by cheri sabraw
One of the images that blackens the literary sky of The Grapes of Wrath occurs before the wandering Joads even reach the “Promised Land” of California.
First, Tom Joad crushes a grasshopper on the dashboard of the truck whose driver has just picked him up. This insect, one of billions to swarm into the Midwest, takes on symbolic meaning. Soon California will be overrun with “Oakies,” migrating like locusts toward work and survival. In Chapter Three, Steinbeck writes of grasshoppers so thick they block out the light of the sun. He was referring to July 26, 1931, when such an event happened in Iowa, Nebraska, and South Dakota.
The siege visited upon the Midwestern farmer was conducted by Uber-vermin, insects whose jaws grew larger as their swarm became a living machine that could chew through a wheat field more efficiently than any man-made combine.
Those of us who do not make our living tilling the soil have no idea how hard it is to produce a natural product or any product at all. When I buy red-leaf lettuce or peaches, and nestle kiwis into my basket alongside organic strawberries and blueberries, never do I consider the farmer who grew them, the insects who invade them in one way or another, and the patience it takes to bring them to market.
And this year too, save for about 75 pounds of assorted leccino, arbequina, maurino, and frantoio olives, our crop again fell victim to the ravages of the fly.
On Monday, my husband and I picked the lucky little olives whose insides are not being turned out by fruit fly larvae feeding on such sweet oil. We hustled as olives must be pressed within 24 hours of harvest.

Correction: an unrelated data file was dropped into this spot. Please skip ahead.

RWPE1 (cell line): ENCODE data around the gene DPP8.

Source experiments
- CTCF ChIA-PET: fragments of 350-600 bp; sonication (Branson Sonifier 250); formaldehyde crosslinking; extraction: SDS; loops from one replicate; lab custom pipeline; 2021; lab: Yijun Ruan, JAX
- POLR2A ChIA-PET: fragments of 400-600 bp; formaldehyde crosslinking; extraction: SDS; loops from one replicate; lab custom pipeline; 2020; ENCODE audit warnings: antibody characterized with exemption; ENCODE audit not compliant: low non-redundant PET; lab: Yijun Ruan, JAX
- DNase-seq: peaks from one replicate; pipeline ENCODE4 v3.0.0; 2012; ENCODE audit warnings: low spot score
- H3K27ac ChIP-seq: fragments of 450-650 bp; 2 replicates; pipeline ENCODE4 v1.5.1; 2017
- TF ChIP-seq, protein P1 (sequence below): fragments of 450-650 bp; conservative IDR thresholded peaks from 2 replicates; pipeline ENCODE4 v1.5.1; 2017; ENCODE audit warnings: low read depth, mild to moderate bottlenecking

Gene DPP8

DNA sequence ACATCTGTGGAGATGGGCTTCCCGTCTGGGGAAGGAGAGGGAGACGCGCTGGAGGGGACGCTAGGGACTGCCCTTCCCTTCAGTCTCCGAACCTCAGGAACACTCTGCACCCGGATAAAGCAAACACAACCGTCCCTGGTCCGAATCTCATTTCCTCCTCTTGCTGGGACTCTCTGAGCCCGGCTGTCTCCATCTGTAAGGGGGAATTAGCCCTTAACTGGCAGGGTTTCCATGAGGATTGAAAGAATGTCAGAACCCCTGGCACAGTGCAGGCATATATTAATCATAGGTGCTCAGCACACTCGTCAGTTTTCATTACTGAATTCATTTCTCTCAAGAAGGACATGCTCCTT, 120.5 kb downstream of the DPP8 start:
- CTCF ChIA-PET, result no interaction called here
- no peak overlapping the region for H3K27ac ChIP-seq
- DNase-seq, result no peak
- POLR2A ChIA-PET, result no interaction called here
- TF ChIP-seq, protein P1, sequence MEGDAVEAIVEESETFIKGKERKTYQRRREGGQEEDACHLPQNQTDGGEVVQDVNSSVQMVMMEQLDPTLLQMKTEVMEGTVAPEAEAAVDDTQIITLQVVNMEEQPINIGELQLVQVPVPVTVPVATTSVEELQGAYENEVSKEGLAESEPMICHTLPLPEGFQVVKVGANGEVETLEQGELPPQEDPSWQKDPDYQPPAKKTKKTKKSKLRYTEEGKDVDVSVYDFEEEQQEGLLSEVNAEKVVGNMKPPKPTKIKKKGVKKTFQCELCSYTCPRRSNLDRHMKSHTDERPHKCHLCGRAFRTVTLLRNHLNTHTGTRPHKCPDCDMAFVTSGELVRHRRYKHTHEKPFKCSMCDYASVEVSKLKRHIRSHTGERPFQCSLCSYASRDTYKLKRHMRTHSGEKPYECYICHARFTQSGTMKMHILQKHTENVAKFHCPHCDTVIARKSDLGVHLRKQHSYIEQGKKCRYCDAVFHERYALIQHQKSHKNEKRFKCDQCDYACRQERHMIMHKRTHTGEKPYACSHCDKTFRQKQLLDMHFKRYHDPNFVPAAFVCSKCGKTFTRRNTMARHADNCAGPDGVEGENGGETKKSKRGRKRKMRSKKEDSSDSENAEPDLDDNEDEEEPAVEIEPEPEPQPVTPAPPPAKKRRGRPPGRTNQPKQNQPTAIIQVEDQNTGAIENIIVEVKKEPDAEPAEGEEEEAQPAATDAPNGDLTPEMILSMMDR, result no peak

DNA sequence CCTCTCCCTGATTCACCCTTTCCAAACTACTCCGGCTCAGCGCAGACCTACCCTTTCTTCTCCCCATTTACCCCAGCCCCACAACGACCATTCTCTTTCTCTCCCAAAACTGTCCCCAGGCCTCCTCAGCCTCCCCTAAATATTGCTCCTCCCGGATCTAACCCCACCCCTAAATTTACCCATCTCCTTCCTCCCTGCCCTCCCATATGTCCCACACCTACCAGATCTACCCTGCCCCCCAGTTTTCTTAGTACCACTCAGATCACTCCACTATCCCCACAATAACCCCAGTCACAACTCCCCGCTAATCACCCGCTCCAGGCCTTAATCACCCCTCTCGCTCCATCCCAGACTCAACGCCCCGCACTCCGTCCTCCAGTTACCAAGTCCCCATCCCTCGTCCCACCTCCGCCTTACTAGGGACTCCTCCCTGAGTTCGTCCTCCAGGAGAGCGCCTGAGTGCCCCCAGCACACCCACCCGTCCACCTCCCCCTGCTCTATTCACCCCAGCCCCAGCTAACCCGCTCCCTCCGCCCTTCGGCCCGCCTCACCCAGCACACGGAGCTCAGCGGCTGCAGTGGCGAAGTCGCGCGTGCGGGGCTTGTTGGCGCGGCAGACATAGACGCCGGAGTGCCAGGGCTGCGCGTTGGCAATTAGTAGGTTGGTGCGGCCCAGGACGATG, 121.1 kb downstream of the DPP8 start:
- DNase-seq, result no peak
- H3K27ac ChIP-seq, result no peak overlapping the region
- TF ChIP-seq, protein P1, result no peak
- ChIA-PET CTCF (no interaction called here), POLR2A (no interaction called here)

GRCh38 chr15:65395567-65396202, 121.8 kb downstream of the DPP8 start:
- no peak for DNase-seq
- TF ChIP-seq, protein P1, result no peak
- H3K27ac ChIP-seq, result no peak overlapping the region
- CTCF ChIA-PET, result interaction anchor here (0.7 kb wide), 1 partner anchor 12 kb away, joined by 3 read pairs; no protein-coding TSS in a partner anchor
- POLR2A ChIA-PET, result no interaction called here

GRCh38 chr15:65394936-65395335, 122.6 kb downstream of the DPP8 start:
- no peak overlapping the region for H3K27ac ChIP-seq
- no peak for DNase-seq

My husband then drove them to the Central Valley to be pressed.
Trucks lined up at the press in Modesto, California, and the foreman asked, “Where are your olives?”
“Why in a bin in the trunk of my car,” replied the gentleman farmer.
I’m sure good manners and some sympathy kept the pressman from laughing out loud.
This year, our harvest might yield 13 bottles of oil. I do not intend to calculate what each bottle cost us.
My husband asked my sister Cindy, who is producing the label for the bottles of our first harvest, to include this small paragraph on the back of the label:
WARNING: THIS PRODUCT IS NOT FOR SALE. This oil was not “organically grown.” Yes, we used Roundup and some pesticides to kill weeds and some of the olive fruit flies so that we could actually make the oil. While this product is not a GMO, we would have done so if we knew how. Consume at your own risk. If you are among the very happy few to have been given a bottle of this oil, it is because we thought enough of you that we were willing to share the fruits of our labor. Please enjoy in peace and harmony and among family and friends, this splendid, mild blend!
There’s always next year. We have 60 trees. Each tree should produce a gallon of oil.